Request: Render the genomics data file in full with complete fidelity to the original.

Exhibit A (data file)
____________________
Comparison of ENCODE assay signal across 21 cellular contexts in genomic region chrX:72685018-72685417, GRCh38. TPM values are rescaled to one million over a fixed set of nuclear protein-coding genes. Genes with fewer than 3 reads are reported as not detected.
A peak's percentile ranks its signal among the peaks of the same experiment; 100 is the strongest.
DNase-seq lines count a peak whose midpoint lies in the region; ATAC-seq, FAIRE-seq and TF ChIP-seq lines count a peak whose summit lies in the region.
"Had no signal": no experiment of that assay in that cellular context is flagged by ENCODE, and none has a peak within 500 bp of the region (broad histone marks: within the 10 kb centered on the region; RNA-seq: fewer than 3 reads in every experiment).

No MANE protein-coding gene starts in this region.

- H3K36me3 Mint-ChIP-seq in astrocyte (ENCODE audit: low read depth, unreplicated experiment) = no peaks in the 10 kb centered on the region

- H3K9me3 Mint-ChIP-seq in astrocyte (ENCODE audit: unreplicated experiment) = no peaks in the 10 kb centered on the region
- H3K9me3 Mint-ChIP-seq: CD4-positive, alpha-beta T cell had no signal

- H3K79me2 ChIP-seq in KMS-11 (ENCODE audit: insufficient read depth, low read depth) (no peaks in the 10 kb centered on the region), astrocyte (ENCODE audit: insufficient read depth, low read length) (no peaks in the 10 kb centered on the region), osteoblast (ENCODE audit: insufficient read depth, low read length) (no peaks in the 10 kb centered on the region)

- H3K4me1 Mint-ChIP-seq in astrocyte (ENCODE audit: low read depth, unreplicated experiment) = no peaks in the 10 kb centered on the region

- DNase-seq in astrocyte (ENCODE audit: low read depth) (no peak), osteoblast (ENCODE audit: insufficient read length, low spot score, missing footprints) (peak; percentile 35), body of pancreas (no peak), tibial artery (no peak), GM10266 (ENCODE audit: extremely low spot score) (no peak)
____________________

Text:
Comparison of ENCODE assay signal across 21 cellular contexts in genomic region chrX:72685018-72685417, GRCh38. TPM values are rescaled to one million over a fixed set of nuclear protein-coding genes. Genes with fewer than 3 reads are reported as not detected.
A peak's percentile ranks its signal among the peaks of the same experiment; 100 is the strongest.
DNase-seq lines count a peak whose midpoint lies in the region; ATAC-seq, FAIRE-seq and TF ChIP-seq lines count a peak whose summit lies in the region.
"Had no signal": no experiment of that assay in that cellular context is flagged by ENCODE, and none has a peak within 500 bp of the region (broad histone marks: within the 10 kb centered on the region; RNA-seq: fewer than 3 reads in every experiment).

No MANE protein-coding gene starts in this region.

- H3K36me3 Mint-ChIP-seq in astrocyte (ENCODE audit: low read depth, unreplicated experiment) = no peaks in the 10 kb centered on the region

- H3K9me3 Mint-ChIP-seq in astrocyte (ENCODE audit: unreplicated experiment) = no peaks in the 10 kb centered on the region
- H3K9me3 Mint-ChIP-seq: CD4-positive, alpha-beta T cell had no signal

- H3K79me2 ChIP-seq in KMS-11 (ENCODE audit: insufficient read depth, low read depth) (no peaks in the 10 kb centered on the region), astrocyte (ENCODE audit: insufficient read depth, low read length) (no peaks in the 10 kb centered on the region), osteoblast (ENCODE audit: insufficient read depth, low read length) (no peaks in the 10 kb centered on the region)

- H3K4me1 Mint-ChIP-seq in astrocyte (ENCODE audit: low read depth, unreplicated experiment) = no peaks in the 10 kb centered on the region

- DNase-seq in astrocyte (ENCODE audit: low read depth) (no peak), osteoblast (ENCODE audit: insufficient read length, low spot score, missing footprints) (peak; percentile 35), body of pancreas (no peak), tibial artery (no peak), GM10266 (ENCODE audit: extremely low spot score) (no peak)